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Mental Health in the Classroom

Of course, we all want teachers to know how to explain basic math, geography and English skills to our children. But wouldn’t it be wonderful if they could also offer up some wisdom on what common psychiatric disorders consist of, and how kids can better educate themselves on how to deal with them? Both in themselves and in their classmates?

I went through school without ever once hearing the words mental illness uttered by a teacher. Albeit, this was many years ago, but from what I understand, not much has changed.

Two Days is All It Takes

I am not aware of exactly what it takes to become a teacher but I can imagine that there is not
much course material on mental illnesses and how they present themselves in children. And with the rampant nature of mental illness in the young, specifically attention deficit hyperactivity disorder, depression and eating disorders, I think it’s time that it becomes part of the teacher curriculum.

Teachers are the one non-parent person that has daily involvement with a child. If our teachers were better prepared to identify symptoms of mental illness, treatment could begin earlier and in theory, would be much more successful. I’m definitely not suggesting that all teachers acquire a degree in psychology but even a two day course on mental illnesses and their causes, treatments and symptoms, could go a long way.

Making Fantasy a Reality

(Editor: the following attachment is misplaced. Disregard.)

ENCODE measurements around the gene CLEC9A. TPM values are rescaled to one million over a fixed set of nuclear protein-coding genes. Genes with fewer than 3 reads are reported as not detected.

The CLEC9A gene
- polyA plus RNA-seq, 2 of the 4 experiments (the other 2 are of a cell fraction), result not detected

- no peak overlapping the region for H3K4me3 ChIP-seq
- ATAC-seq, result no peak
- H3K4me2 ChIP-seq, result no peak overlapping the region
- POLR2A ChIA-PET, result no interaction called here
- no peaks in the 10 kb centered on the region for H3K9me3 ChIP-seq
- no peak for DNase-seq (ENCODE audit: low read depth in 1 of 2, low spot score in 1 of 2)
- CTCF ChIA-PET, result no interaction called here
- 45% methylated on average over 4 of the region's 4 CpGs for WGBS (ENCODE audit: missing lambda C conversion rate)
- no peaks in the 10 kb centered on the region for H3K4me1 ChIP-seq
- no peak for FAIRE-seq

I know I’m living in a fantasy world with this next suggestion, but stranger things have happened. Wouldn’t it be great if every child from grade 4 onward received at least one day of instruction per year on mental illness? It doesn’t take much. One day of instruction by a qualified professional could lessen the stigma for children battling a mental illness.

It’s hard enough as an adult to admit that you have a mental illness. Imagine just how difficult it would be for a child. But if we can begin to normalize mental illness from an earlier age, we can accomplish a great deal in the realm of mental health stigma.

The key to lessening stigma, in any situation, is education. The earlier we start, the better chance we have of eradicating the shame associated with mental illness for the next generation.

If You Work in Education, Speak Up

If you work in the school system, bring this issue up to the principal or the school board.

Remember that according to philosopher Edmund Burke ‘all that is necessary for the triumph of evil is for good men to do nothing.’